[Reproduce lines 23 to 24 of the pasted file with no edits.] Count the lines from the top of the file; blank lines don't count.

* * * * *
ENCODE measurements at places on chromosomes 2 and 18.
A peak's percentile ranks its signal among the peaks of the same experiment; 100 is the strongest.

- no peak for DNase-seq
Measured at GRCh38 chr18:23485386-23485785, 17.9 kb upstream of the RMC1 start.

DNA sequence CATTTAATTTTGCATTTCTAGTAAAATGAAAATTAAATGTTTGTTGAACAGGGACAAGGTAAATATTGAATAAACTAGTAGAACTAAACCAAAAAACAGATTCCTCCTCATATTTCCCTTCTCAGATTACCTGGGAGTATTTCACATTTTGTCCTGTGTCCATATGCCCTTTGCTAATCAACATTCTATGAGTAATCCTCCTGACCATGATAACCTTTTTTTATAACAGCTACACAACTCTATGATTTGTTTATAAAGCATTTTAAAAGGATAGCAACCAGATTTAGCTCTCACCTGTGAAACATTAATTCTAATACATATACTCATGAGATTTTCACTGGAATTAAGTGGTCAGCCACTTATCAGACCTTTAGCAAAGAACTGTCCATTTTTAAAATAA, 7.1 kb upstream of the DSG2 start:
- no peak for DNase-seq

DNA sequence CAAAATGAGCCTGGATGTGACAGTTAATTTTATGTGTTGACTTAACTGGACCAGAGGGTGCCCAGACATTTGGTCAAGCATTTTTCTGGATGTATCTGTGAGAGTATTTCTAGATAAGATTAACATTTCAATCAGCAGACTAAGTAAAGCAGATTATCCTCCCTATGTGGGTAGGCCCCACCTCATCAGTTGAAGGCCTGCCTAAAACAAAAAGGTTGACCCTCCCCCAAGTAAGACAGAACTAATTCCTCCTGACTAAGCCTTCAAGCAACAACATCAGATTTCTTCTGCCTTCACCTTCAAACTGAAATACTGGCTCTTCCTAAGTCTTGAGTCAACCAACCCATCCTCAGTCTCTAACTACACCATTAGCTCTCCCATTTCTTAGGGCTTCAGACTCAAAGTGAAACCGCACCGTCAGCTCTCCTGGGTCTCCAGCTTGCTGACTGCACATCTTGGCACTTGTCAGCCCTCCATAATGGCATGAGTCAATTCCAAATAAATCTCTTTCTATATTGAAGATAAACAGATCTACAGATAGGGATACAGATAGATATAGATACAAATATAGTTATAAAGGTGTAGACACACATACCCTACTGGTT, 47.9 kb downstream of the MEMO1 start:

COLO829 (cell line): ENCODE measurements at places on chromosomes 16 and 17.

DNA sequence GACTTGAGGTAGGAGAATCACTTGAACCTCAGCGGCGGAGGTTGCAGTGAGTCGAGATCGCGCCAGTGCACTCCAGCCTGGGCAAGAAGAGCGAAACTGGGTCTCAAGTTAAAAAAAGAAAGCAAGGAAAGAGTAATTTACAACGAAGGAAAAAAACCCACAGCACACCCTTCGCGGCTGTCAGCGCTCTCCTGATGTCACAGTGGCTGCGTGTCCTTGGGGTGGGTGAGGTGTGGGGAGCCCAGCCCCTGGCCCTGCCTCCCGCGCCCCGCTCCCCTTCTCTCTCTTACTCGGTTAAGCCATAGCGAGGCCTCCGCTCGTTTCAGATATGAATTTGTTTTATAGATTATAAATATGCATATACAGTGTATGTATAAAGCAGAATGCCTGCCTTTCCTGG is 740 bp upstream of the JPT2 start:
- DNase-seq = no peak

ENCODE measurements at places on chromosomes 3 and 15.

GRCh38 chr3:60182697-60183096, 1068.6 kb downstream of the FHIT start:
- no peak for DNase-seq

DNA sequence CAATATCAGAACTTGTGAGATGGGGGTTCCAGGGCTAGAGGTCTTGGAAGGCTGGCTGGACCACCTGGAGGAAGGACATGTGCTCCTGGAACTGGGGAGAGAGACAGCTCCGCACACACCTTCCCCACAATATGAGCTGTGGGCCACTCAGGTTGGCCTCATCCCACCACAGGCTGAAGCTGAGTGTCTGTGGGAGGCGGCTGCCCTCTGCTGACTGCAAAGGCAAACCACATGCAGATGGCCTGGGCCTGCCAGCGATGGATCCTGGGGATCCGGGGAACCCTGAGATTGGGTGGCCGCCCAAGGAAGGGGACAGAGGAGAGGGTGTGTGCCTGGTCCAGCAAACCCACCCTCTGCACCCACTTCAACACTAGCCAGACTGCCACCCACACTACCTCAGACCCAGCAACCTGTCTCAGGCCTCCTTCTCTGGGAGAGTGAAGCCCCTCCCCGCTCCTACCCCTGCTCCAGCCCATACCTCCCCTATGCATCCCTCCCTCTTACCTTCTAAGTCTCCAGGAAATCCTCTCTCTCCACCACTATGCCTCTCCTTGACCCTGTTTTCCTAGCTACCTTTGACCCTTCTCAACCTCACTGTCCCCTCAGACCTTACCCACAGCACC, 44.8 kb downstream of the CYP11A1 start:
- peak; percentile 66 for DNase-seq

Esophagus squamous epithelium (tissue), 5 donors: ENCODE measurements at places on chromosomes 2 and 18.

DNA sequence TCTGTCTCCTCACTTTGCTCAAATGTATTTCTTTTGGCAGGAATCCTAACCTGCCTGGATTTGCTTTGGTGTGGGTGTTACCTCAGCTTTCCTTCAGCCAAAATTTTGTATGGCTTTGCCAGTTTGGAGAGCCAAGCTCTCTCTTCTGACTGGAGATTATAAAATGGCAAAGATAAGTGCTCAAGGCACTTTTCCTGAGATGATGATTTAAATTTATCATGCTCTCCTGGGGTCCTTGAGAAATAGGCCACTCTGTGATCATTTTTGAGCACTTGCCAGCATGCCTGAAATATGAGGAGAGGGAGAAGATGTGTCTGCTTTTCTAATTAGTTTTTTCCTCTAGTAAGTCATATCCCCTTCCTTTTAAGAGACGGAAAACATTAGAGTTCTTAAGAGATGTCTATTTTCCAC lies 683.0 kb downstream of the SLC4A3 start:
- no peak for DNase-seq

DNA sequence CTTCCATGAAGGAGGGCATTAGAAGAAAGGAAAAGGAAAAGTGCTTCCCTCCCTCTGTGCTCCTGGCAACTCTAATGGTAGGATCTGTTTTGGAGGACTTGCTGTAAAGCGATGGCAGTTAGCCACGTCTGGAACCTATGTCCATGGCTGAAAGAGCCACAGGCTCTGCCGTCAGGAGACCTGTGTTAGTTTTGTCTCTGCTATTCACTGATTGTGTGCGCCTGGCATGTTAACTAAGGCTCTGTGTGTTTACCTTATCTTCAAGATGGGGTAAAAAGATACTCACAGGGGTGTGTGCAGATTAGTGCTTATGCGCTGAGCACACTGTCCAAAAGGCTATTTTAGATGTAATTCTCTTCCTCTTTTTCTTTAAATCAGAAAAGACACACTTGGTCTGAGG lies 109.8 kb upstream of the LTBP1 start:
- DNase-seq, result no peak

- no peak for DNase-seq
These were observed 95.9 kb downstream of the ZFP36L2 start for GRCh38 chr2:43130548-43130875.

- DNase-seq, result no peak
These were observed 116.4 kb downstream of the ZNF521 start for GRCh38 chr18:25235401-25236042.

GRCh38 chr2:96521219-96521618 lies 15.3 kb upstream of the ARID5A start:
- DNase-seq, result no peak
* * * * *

- DNase-seq, result no peak
These were observed 116.4 kb downstream of the ZNF521 start for GRCh38 chr18:25235401-25236042.